Yet, there are a number of equity and commodities exchanges that are already linked. The Intercontinental Exchange (ICE) in the US, for example, owns a number of financial and commodities exchanges, including the New York Stock Exchange.
HKEX’s £29.6-billion ($36.5-billion) proposal to acquire the LSEG
was announced on Wednesday September 11, and comes seven years after the Hong Kong business acquired the London Metal Exchange for £1.4 billion.
The purchase of the LME
from its members gave HKEX a global presence outside of Asia and was deemed controversial by some in the metals market at the time the deal was announced.
Now HKEX has announced its intent to broaden its global presence further by acquiring the LSEG, raising eyebrows for a second time.
“I can’t really see how any antitrust authority would approve having the two big London exchanges under one umbrella,” one trader said.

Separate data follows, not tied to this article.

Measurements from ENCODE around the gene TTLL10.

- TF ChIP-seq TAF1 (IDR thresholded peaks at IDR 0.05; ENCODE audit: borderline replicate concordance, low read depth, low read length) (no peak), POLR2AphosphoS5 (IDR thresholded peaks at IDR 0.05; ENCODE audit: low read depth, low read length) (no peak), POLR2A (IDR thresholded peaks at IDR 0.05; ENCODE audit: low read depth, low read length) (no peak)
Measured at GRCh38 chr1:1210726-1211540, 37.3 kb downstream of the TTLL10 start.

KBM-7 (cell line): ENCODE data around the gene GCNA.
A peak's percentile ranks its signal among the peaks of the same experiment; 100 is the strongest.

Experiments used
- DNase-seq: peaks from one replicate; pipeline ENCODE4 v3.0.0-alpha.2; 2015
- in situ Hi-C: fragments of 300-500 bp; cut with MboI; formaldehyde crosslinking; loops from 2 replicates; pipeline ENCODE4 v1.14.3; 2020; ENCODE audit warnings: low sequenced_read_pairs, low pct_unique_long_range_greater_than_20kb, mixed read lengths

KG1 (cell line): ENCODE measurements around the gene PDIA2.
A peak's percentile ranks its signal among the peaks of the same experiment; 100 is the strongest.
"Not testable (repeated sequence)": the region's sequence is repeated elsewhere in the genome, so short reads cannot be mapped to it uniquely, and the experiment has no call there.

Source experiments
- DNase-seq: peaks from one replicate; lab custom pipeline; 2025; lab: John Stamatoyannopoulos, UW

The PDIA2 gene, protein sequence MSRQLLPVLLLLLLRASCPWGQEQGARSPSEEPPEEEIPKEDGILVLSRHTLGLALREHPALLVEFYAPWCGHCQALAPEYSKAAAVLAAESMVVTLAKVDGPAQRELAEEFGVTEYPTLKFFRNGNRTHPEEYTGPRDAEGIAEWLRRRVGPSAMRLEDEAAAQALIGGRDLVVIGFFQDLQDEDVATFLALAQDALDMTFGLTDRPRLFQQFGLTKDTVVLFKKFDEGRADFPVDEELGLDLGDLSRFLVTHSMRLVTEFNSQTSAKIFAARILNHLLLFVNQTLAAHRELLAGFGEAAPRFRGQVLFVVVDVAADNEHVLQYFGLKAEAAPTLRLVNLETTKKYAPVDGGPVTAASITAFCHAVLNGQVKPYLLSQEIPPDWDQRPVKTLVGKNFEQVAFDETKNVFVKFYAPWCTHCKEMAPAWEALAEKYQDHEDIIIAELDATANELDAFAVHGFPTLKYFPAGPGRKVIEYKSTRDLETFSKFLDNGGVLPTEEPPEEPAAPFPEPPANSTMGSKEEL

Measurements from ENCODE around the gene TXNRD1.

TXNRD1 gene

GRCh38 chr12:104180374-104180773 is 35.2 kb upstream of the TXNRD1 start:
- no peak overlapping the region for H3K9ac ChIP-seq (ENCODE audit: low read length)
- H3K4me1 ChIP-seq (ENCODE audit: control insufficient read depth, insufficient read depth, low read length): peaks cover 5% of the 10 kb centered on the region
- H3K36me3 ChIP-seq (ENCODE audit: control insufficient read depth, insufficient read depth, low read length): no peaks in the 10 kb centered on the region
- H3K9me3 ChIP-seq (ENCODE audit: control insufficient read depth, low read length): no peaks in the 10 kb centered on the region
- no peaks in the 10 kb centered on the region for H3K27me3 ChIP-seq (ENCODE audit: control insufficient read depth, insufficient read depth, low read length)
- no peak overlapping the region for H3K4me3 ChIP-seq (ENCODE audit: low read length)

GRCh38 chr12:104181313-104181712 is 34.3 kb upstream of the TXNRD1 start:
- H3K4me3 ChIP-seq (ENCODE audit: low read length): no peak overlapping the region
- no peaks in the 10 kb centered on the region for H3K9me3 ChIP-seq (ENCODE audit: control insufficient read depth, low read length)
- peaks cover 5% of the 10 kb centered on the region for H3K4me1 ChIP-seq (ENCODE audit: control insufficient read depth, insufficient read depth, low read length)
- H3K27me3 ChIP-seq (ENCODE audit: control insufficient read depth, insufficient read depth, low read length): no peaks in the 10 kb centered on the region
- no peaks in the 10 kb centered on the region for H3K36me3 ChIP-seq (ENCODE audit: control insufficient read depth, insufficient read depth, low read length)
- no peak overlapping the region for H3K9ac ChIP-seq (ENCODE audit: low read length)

“It is less about what HKEX and the LME want to do but more about what the Financial Conduct Authority will say, it’s one to watch,” a second trader said.
Sources close to the matter told Fastmarkets that there are no regulatory issues with HKEX owning both the LME and the LSEG.
“The factual position is that there would clearly be no overlap in the businesses. Both are leaders in their own individual fields,” a spokesperson for HKEX said.
HKEX and the LME declined to comment further given that the proposal is still in its early stages.
The LSEG responded to the offer by saying it was unsolicited, preliminary and highly conditional, noting that there have been failed mergers of the same variety in the past.
A $31-billion merger between LSEG and Germany’s Deutsche Börse fell through in March 2017 following a European Commission anti-monopoly ruling, which also blocked the sale of the Paris arm of LSEG's London Clearing House (LCH) to French bourse Euronext.
Regulators in the United States also quashed an attempt by a group of China-based investors to acquire the Chicago Stock Exchange in 2018.